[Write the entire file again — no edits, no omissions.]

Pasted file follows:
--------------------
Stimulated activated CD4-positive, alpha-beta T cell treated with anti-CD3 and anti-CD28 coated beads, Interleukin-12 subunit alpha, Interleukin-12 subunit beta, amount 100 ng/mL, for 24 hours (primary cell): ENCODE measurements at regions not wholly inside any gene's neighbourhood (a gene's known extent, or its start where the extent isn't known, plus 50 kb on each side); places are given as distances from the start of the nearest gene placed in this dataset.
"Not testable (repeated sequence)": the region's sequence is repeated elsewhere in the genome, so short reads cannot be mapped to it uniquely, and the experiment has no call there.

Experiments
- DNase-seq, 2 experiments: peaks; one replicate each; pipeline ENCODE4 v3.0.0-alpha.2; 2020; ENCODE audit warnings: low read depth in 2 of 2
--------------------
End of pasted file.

Stimulated activated CD4-positive, alpha-beta T cell treated with anti-CD3 and anti-CD28 coated beads, Interleukin-12 subunit alpha, Interleukin-12 subunit beta, amount 100 ng/mL, for 24 hours (primary cell): ENCODE measurements at regions not wholly inside any gene's neighbourhood (a gene's known extent, or its start where the extent isn't known, plus 50 kb on each side); places are given as distances from the start of the nearest gene placed in this dataset.
"Not testable (repeated sequence)": the region's sequence is repeated elsewhere in the genome, so short reads cannot be mapped to it uniquely, and the experiment has no call there.

Experiments
- DNase-seq, 2 experiments: peaks; one replicate each; pipeline ENCODE4 v3.0.0-alpha.2; 2020; ENCODE audit warnings: low read depth in 2 of 2